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# Weekly Challenges

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## Challenge #65: Fulfilling Inventory Orders

Alteryx Alumni (Retired)

Last week's challenge can be found HERE!

You have been given some order information that contains a list of orders with SKUs and related quantities. Additionally, you have a data set with the total inventory for each SKU.

You have been tasked with figuring out how to consume all of the inventory with the least amount of orders. In other words, you have been asked to fill the largest orders for each SKU in descending order.

Additionally, only complete orders may be fulfilled. For example, if an order calls for 4 units of a SKU, and only 3 are left in inventory, you can't fulfill the order.

17 - Castor

nice one!

this solution uses a basic "Fill in reverse size order" principle - but this doesn't guarantee maximum packing - with different order data, we may need to add an iterative macro or some other Knapsack process to maximize fill.

But for this input data, it matches the provided output.

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ACE Emeritus

Here's my solution :)

Loved that you made it sound so easy before the complete orders only caveat ;)

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ACE Emeritus

My solution.

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Alteryx Alumni (Retired)

@BenMoss, I have to do at least one caveat. ;)

7 - Meteor

Had to do this one twice. The first time through I had way too many tools, so tried it again with fewer. :-)

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17 - Castor

I saw that many people have already provided similar looking solutions, so I decided to go down the iterative macro route that @SeanAdams mentioned. While I've created a macro that gets the correct answer and will allow for some more flexibility, it still has some major gaps. The iterative macro can be tweaked to find all combinations by unchecking the box (and then you could figure out the smallest set for sure), but it quickly blows up the processing because I haven't optimized it yet.   It's not very well laid out, but here is my basic logic:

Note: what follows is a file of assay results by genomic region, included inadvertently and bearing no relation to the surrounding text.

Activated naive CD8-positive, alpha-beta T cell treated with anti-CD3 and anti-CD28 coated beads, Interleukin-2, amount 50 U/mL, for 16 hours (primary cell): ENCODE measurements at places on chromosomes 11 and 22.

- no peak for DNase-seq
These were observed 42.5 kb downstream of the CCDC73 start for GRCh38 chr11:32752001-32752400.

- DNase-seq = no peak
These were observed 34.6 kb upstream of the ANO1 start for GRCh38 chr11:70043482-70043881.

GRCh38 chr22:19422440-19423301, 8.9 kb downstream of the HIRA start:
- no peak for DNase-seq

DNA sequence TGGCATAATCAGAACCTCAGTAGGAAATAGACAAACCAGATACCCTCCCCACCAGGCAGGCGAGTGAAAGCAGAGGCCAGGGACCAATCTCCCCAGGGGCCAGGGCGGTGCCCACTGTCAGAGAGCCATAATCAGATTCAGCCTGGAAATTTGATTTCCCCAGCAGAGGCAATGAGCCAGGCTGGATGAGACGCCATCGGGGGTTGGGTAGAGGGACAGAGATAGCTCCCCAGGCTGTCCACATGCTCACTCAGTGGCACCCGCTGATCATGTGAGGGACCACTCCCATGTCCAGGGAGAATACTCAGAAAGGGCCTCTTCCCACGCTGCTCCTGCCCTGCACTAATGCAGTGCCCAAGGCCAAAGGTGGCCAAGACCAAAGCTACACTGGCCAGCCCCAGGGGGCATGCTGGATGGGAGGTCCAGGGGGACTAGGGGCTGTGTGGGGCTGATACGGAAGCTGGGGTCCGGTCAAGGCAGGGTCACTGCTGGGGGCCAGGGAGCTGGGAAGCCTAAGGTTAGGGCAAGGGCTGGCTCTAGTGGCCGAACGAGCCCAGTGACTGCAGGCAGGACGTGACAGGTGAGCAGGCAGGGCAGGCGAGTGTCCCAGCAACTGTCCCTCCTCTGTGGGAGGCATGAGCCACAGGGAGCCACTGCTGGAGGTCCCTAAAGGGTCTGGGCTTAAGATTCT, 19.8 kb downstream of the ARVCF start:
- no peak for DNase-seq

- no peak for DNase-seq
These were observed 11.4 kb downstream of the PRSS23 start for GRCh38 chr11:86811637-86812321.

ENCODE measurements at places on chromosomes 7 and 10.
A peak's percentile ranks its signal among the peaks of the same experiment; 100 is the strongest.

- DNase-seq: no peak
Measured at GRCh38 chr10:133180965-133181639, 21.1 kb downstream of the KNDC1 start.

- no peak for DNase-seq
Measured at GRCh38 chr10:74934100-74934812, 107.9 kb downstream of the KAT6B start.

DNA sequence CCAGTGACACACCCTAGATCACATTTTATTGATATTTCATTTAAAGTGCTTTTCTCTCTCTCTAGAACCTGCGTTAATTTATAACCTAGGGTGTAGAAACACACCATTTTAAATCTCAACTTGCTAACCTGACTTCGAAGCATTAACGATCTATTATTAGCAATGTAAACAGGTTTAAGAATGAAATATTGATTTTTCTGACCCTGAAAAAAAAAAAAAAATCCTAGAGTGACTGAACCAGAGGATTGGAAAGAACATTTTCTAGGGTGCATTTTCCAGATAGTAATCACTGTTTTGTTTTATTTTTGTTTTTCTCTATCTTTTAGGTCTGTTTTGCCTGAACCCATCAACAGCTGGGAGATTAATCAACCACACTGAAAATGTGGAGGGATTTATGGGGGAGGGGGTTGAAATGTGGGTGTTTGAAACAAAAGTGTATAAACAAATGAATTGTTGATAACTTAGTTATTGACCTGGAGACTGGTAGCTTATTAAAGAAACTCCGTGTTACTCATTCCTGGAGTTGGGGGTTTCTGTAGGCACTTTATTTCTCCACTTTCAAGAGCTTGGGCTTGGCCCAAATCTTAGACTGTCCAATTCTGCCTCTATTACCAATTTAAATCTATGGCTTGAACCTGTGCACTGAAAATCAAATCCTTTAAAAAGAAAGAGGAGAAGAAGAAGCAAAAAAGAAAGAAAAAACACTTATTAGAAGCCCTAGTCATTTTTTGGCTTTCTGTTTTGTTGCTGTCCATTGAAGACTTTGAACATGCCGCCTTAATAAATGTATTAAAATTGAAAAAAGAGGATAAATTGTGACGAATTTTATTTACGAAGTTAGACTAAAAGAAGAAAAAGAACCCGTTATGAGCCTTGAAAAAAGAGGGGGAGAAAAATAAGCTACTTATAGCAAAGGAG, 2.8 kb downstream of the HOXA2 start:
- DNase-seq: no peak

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You sort the orders from largest to smallest for a given SKU. You put a running total to get the sum as you keep adding up all the orders. You compare the running total to the needed quantity, and there are 3 basic things that can happen: 1) You find a 0 on some line which indicates that you've found a combination that fulfills the request. You want to spit this out of the iterative macro as a match. 2) You find that the running total at some point is greater than the needed quantity. In this case, you want to remove the offending number, and try again. 3)  You find that the running total never reaches the needed quantity. In this case, you want to "go backwards" and add back all numbers that are lower than the smallest number in your current set. It's the combination of 2 and 3 above in an iterative macro that would "eventually" find all the possible combinations so you could ensure that the smallest set was chosen. It would take way too many iterations the way it is currently setup to answer this for sure. Luckily the sample data matches the first match in my algorithm :)
7 - Meteor

My multirow is a bit crazy, I think it will be interesting to see what other people did. This was definitely a fun one! I never usually get to use multirow in such a way. Thanks Joe :)

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7 - Meteor
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I struggled a bit to be honest as I did not realize that the sorting was essential before the multirow, so I kept having more records and I was not sure why. Then I read more carefully the description of the challenge and I realised my mistake. Very good one!

It was a good exercise, these challenges are so neat and definitely I learnt a new technique once again! :)

7 - Meteor

Mina, I just downloaded your workflow and looked at your multirow formula. I did kind of similar thing but I used first a multirow to compute the cumulative/ running total, then a formula to calculate the difference. I like that you did the same just using the multirow formula!

Actually, you could also simplify a little bit your Multirow, as the last IF statement is not needed and you could substitute it with [Row-1:Remaining], so your calc would look like:

IF

(IF [Row-1:Order SKU]=[Order SKU] THEN [Row-1:Remaining] ELSE [Supply] ENDIF)-[Demand]>=0

THEN ((IF [Row-1:Order SKU]=[Order SKU] THEN [Row-1:Remaining] ELSE [Supply] ENDIF)-[Demand]) ELSE

[Row-1:Remaining]

ENDIF